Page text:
Tuesday, May 22, 2012
Scrivener #7 - My First Manuscript Using Scrivener
This is the seventh in a series of blog posts based on my experience with Scrivener - A Swiss Army Knife of a tool for writers. The complete series can be found HERE.
If you've been following along on my blog recently you may have been reading my day-by-day experiences writing a novel from scratch using Scrivener. The novella experience is focused on my writing output but not the actual use of Scrivener. This post talks a little about that experience.
First of all I want to say right out of the gate that I REALLY LOVE SCRIVENER! Just so we're all clear about that. I will also add I have no connection to their company, I paid for my own version of the software, and I have received nothing from them for endorsing their product.
Ryann is the first novel (technically a novella as it's only about 30,000 words) I have written exclusively using Scrivener rather than Word. In previous posts I wrote how I used Scrivener to create all my scenes and character notes. I also used Scrivener to organize the scenes into chapters, etc. This post is about the actual manuscript writing experience.
One of the big differences I discovered between writing in Word and writing in Scrivener is that it is so much easier to find pieces of the novel I want to refer back to while I am writing. Do you know what I mean? Did I say the door opened inward or outward? Did the bed have a headboard? Having two panes open on my screen and quickly looking through the scene descriptions to find the place where I wrote about the thing previously, I can bring up two scenes together and check my facts as I write. In Word I would have had to scroll up and down my document and generally lose my place and many valuable minutes of writing. I can also pull up character or place descriptions in a second pane as I type. I can make notes about future ideas as I type. I can... You get the picture.
But what about the actual writing; is that any easier? Simply put, yes! And the reason is that all my notes for a scene are automatically available to me as I write. I don't have to go anywhere to look them up. I know I'm writing 300 words about a particular thing and I also know what the sub-elements are in those 300 words. It's like joining the dots. Then, as often happens, if my 300 words turn into 500 words (or even only 200 words), I can make a decision. Do I keep what I have, do I move something else to be a little later, do I skip something I was thinking about writing? There are all sorts of possibilities. The point is that my 900 words per day target (3 scenes / plot points) somehow just happened. Effortlessly. It's never been that way before. I also learned something else about my writing as I used Scrivener. During previous novels I have been using a guide of 500-600 words as my target for each scene / plot point. I have discovered that 300-350 works better for me. Who'd have known that! It's a very interesting discovery seeing as I've already written over 500,000 words during previous novels. My next novel is going to have more scenes and use the 350 word guideline.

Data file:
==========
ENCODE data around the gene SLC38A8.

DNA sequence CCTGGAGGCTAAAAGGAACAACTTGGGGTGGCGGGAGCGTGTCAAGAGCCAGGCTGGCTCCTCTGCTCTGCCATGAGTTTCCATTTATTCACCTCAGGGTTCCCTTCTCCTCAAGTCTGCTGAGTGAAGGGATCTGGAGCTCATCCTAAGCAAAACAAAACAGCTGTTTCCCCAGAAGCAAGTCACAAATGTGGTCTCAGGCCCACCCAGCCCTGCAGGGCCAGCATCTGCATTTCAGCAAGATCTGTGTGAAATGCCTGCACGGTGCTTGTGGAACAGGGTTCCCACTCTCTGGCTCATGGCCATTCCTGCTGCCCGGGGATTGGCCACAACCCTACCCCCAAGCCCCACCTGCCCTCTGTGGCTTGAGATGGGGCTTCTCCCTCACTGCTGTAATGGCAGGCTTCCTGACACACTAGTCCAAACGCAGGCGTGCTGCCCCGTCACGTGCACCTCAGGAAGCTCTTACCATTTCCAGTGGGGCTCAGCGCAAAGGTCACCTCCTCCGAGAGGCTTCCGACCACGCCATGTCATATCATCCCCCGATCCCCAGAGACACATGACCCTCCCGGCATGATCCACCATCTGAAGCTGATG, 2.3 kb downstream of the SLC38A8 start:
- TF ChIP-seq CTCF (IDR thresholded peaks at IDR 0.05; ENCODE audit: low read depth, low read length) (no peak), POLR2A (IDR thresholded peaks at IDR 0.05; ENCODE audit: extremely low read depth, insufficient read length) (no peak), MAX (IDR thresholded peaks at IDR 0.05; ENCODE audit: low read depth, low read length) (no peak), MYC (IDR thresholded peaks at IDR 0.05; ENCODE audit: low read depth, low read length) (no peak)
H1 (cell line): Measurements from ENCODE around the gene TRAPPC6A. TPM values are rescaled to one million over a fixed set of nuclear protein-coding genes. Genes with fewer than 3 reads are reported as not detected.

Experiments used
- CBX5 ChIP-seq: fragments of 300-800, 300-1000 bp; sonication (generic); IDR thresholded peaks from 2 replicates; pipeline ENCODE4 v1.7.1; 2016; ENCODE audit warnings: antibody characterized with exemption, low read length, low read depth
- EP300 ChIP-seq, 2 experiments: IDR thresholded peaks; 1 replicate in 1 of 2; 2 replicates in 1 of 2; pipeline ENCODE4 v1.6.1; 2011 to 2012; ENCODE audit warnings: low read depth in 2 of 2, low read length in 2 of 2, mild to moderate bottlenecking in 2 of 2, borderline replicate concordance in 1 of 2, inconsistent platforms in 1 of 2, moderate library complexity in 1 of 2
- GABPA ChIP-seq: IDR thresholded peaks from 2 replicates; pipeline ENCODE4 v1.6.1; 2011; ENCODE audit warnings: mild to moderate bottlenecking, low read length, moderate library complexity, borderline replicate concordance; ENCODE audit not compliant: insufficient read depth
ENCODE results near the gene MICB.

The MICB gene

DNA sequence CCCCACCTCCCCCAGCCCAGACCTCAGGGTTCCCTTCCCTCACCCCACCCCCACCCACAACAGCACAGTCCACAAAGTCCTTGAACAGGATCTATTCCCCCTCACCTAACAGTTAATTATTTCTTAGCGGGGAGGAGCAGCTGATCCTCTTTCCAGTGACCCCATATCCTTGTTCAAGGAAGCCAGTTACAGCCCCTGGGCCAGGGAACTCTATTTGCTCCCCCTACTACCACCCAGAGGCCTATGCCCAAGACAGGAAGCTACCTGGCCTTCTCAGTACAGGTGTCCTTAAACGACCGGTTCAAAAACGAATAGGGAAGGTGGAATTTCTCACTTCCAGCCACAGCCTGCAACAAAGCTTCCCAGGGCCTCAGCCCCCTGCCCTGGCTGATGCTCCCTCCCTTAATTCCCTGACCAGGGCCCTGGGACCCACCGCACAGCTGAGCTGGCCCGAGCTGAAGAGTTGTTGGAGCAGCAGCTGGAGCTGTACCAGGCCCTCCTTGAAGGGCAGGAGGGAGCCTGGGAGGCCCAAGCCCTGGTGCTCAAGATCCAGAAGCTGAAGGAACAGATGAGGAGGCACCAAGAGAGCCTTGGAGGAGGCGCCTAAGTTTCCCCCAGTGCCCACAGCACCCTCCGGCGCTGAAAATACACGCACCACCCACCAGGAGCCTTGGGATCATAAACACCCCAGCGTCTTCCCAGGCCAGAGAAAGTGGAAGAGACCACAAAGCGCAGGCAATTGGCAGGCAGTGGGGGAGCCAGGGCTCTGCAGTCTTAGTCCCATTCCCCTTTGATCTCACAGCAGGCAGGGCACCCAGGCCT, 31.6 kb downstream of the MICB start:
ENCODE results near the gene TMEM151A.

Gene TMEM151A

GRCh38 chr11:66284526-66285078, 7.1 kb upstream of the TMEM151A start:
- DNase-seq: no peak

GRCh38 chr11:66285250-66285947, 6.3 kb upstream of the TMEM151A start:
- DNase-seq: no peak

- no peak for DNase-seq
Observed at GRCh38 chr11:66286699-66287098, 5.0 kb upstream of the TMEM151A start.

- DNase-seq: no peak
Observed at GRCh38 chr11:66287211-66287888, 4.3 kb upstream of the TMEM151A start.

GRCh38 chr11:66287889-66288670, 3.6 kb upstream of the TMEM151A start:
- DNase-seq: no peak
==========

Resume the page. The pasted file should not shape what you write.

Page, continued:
I'm also writing my words quicker using Scrivener. Having everything available to me and knowing exactly what I am supposed to be writing about has helped me improve my words per hour speed. We all live very busy lives and being able to knock off 10 or 20 minutes from our writing time and still produce the same quantity (but better quality) is a great bonus.
And finally the biggest difference has been in the level of detail in my plotting. Because each scene / plot point is an index card and not just a one line sentence (as I have been using in Word), I find it really easy to expand on my notes for a scene and even cut and paste things from one scene into another. As I write, ideas hit me and I never have to lose more than a few seconds in capturing the idea and putting it somewhere for later use. That's not so easy 20,000 words into a Word document. And talking of Word documents, have you ever tried to scroll up and down an 80,000 word manuscript? I have and it's not pleasant. But because Scrivener allows me to split everything up into scenes, I never have to scroll through anything more than the index card list. This is a very quick process.
Okay, so I've rambled on for a while in this post, but I wanted to get the main points down while they were still fresh in my head. Next time I'll write a little more about specific hints and tips, but until then if you haven't already tried it, download a copy of Scrivener. You can use it free for thirty days. It will be a decision you will not regret!